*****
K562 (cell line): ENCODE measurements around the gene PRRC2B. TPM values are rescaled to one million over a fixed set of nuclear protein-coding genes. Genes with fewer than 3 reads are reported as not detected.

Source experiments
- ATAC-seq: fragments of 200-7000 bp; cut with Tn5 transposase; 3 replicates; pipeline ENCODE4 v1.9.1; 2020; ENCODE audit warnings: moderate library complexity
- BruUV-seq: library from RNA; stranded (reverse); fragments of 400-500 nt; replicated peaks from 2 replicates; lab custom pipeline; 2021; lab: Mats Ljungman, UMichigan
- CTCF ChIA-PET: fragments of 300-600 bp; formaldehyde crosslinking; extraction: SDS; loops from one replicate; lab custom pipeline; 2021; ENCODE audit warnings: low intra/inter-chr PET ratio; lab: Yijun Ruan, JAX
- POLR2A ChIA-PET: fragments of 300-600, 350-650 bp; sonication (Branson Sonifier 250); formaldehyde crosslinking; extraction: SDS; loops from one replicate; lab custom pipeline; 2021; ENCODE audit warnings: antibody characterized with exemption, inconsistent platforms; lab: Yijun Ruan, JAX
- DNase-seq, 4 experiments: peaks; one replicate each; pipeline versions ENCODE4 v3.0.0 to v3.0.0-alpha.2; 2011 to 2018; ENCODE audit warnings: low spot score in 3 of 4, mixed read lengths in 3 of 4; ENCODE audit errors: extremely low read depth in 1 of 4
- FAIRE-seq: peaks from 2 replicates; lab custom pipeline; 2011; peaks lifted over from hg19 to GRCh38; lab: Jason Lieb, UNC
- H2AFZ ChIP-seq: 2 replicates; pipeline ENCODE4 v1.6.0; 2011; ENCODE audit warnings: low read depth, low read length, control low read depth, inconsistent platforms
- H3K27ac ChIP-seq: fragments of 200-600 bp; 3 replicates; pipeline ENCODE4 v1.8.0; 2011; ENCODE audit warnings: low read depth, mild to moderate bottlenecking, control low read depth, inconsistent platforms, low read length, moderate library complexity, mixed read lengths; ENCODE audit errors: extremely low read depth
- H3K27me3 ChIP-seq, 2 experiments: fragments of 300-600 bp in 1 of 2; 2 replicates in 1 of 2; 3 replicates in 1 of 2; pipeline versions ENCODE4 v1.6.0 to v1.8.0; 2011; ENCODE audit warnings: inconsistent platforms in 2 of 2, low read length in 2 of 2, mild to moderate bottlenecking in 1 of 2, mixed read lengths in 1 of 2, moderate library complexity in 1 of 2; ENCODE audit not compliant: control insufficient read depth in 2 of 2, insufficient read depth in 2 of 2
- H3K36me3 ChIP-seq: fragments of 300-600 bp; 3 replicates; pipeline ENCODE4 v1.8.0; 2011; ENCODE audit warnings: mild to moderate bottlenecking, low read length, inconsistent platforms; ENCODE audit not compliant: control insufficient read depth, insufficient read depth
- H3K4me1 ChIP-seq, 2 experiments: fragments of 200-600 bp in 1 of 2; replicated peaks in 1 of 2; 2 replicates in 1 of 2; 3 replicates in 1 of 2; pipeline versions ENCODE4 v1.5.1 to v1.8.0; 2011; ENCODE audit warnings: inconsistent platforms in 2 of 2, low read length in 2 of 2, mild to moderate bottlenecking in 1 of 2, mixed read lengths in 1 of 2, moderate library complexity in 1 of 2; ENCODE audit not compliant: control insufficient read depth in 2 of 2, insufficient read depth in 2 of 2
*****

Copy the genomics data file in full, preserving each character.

K562 (cell line): ENCODE measurements around the gene PRRC2B. TPM values are rescaled to one million over a fixed set of nuclear protein-coding genes. Genes with fewer than 3 reads are reported as not detected.

Source experiments
- ATAC-seq: fragments of 200-7000 bp; cut with Tn5 transposase; 3 replicates; pipeline ENCODE4 v1.9.1; 2020; ENCODE audit warnings: moderate library complexity
- BruUV-seq: library from RNA; stranded (reverse); fragments of 400-500 nt; replicated peaks from 2 replicates; lab custom pipeline; 2021; lab: Mats Ljungman, UMichigan
- CTCF ChIA-PET: fragments of 300-600 bp; formaldehyde crosslinking; extraction: SDS; loops from one replicate; lab custom pipeline; 2021; ENCODE audit warnings: low intra/inter-chr PET ratio; lab: Yijun Ruan, JAX
- POLR2A ChIA-PET: fragments of 300-600, 350-650 bp; sonication (Branson Sonifier 250); formaldehyde crosslinking; extraction: SDS; loops from one replicate; lab custom pipeline; 2021; ENCODE audit warnings: antibody characterized with exemption, inconsistent platforms; lab: Yijun Ruan, JAX
- DNase-seq, 4 experiments: peaks; one replicate each; pipeline versions ENCODE4 v3.0.0 to v3.0.0-alpha.2; 2011 to 2018; ENCODE audit warnings: low spot score in 3 of 4, mixed read lengths in 3 of 4; ENCODE audit errors: extremely low read depth in 1 of 4
- FAIRE-seq: peaks from 2 replicates; lab custom pipeline; 2011; peaks lifted over from hg19 to GRCh38; lab: Jason Lieb, UNC
- H2AFZ ChIP-seq: 2 replicates; pipeline ENCODE4 v1.6.0; 2011; ENCODE audit warnings: low read depth, low read length, control low read depth, inconsistent platforms
- H3K27ac ChIP-seq: fragments of 200-600 bp; 3 replicates; pipeline ENCODE4 v1.8.0; 2011; ENCODE audit warnings: low read depth, mild to moderate bottlenecking, control low read depth, inconsistent platforms, low read length, moderate library complexity, mixed read lengths; ENCODE audit errors: extremely low read depth
- H3K27me3 ChIP-seq, 2 experiments: fragments of 300-600 bp in 1 of 2; 2 replicates in 1 of 2; 3 replicates in 1 of 2; pipeline versions ENCODE4 v1.6.0 to v1.8.0; 2011; ENCODE audit warnings: inconsistent platforms in 2 of 2, low read length in 2 of 2, mild to moderate bottlenecking in 1 of 2, mixed read lengths in 1 of 2, moderate library complexity in 1 of 2; ENCODE audit not compliant: control insufficient read depth in 2 of 2, insufficient read depth in 2 of 2
- H3K36me3 ChIP-seq: fragments of 300-600 bp; 3 replicates; pipeline ENCODE4 v1.8.0; 2011; ENCODE audit warnings: mild to moderate bottlenecking, low read length, inconsistent platforms; ENCODE audit not compliant: control insufficient read depth, insufficient read depth
- H3K4me1 ChIP-seq, 2 experiments: fragments of 200-600 bp in 1 of 2; replicated peaks in 1 of 2; 2 replicates in 1 of 2; 3 replicates in 1 of 2; pipeline versions ENCODE4 v1.5.1 to v1.8.0; 2011; ENCODE audit warnings: inconsistent platforms in 2 of 2, low read length in 2 of 2, mild to moderate bottlenecking in 1 of 2, mixed read lengths in 1 of 2, moderate library complexity in 1 of 2; ENCODE audit not compliant: control insufficient read depth in 2 of 2, insufficient read depth in 2 of 2